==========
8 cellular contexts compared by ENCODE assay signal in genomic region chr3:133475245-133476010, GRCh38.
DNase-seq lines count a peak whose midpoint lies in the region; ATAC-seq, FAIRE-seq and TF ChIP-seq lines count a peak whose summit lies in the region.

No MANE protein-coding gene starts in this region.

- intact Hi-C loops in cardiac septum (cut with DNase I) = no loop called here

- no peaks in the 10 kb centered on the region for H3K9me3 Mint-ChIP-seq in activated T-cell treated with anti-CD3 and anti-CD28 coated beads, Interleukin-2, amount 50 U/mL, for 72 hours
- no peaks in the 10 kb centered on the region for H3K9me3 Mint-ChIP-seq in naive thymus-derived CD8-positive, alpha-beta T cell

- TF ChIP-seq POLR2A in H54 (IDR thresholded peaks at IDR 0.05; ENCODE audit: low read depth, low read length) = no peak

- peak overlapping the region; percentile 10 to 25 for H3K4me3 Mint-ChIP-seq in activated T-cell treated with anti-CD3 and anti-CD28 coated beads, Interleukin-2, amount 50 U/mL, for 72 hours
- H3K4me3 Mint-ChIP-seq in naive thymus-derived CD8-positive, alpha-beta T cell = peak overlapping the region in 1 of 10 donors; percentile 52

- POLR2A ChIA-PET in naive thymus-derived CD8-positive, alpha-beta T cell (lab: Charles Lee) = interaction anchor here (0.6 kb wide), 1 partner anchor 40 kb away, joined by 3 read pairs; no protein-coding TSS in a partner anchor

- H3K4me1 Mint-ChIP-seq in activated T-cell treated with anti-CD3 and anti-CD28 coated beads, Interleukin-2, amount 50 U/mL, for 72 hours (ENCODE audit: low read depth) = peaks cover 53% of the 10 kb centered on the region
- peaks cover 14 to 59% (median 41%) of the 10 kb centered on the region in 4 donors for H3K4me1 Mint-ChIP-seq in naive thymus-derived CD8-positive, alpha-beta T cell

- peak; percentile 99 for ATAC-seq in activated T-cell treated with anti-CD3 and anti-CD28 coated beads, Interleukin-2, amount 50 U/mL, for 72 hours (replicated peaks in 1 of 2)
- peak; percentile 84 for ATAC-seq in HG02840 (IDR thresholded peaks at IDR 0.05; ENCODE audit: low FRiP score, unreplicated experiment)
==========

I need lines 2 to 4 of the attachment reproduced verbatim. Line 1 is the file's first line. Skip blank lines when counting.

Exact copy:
DNase-seq lines count a peak whose midpoint lies in the region; ATAC-seq, FAIRE-seq and TF ChIP-seq lines count a peak whose summit lies in the region.

No MANE protein-coding gene starts in this region.

- intact Hi-C loops in cardiac septum (cut with DNase I) = no loop called here